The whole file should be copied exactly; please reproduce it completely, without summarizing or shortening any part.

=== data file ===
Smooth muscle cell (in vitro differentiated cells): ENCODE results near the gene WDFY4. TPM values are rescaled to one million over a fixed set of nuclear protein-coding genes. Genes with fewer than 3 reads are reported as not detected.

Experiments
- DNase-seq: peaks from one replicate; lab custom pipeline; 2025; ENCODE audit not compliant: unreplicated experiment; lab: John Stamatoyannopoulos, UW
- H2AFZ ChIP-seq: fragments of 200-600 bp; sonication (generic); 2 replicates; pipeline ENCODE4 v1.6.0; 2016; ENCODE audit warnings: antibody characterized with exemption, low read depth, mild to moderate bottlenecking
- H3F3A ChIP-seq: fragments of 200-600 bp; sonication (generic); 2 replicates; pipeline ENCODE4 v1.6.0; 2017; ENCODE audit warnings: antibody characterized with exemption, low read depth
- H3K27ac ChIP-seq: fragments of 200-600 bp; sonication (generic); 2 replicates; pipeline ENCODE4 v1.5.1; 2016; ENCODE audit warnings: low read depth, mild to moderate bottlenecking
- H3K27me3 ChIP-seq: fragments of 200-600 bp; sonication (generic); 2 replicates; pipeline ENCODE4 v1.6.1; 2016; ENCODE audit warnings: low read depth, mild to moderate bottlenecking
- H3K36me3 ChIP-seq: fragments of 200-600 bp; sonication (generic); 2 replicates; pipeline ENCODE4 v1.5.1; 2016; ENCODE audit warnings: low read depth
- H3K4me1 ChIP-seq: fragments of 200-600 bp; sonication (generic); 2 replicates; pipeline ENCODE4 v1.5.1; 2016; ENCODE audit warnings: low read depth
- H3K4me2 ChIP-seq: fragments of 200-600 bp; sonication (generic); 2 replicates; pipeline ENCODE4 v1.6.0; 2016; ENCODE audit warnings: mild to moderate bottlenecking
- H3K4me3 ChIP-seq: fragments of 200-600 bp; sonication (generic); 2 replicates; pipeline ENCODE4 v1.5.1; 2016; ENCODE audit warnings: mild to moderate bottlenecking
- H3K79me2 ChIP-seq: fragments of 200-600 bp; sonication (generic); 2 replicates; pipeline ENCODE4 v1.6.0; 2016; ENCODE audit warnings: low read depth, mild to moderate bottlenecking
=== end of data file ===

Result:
Smooth muscle cell (in vitro differentiated cells): ENCODE results near the gene WDFY4. TPM values are rescaled to one million over a fixed set of nuclear protein-coding genes. Genes with fewer than 3 reads are reported as not detected.

Experiments
- DNase-seq: peaks from one replicate; lab custom pipeline; 2025; ENCODE audit not compliant: unreplicated experiment; lab: John Stamatoyannopoulos, UW
- H2AFZ ChIP-seq: fragments of 200-600 bp; sonication (generic); 2 replicates; pipeline ENCODE4 v1.6.0; 2016; ENCODE audit warnings: antibody characterized with exemption, low read depth, mild to moderate bottlenecking
- H3F3A ChIP-seq: fragments of 200-600 bp; sonication (generic); 2 replicates; pipeline ENCODE4 v1.6.0; 2017; ENCODE audit warnings: antibody characterized with exemption, low read depth
- H3K27ac ChIP-seq: fragments of 200-600 bp; sonication (generic); 2 replicates; pipeline ENCODE4 v1.5.1; 2016; ENCODE audit warnings: low read depth, mild to moderate bottlenecking
- H3K27me3 ChIP-seq: fragments of 200-600 bp; sonication (generic); 2 replicates; pipeline ENCODE4 v1.6.1; 2016; ENCODE audit warnings: low read depth, mild to moderate bottlenecking
- H3K36me3 ChIP-seq: fragments of 200-600 bp; sonication (generic); 2 replicates; pipeline ENCODE4 v1.5.1; 2016; ENCODE audit warnings: low read depth
- H3K4me1 ChIP-seq: fragments of 200-600 bp; sonication (generic); 2 replicates; pipeline ENCODE4 v1.5.1; 2016; ENCODE audit warnings: low read depth
- H3K4me2 ChIP-seq: fragments of 200-600 bp; sonication (generic); 2 replicates; pipeline ENCODE4 v1.6.0; 2016; ENCODE audit warnings: mild to moderate bottlenecking
- H3K4me3 ChIP-seq: fragments of 200-600 bp; sonication (generic); 2 replicates; pipeline ENCODE4 v1.5.1; 2016; ENCODE audit warnings: mild to moderate bottlenecking
- H3K79me2 ChIP-seq: fragments of 200-600 bp; sonication (generic); 2 replicates; pipeline ENCODE4 v1.6.0; 2016; ENCODE audit warnings: low read depth, mild to moderate bottlenecking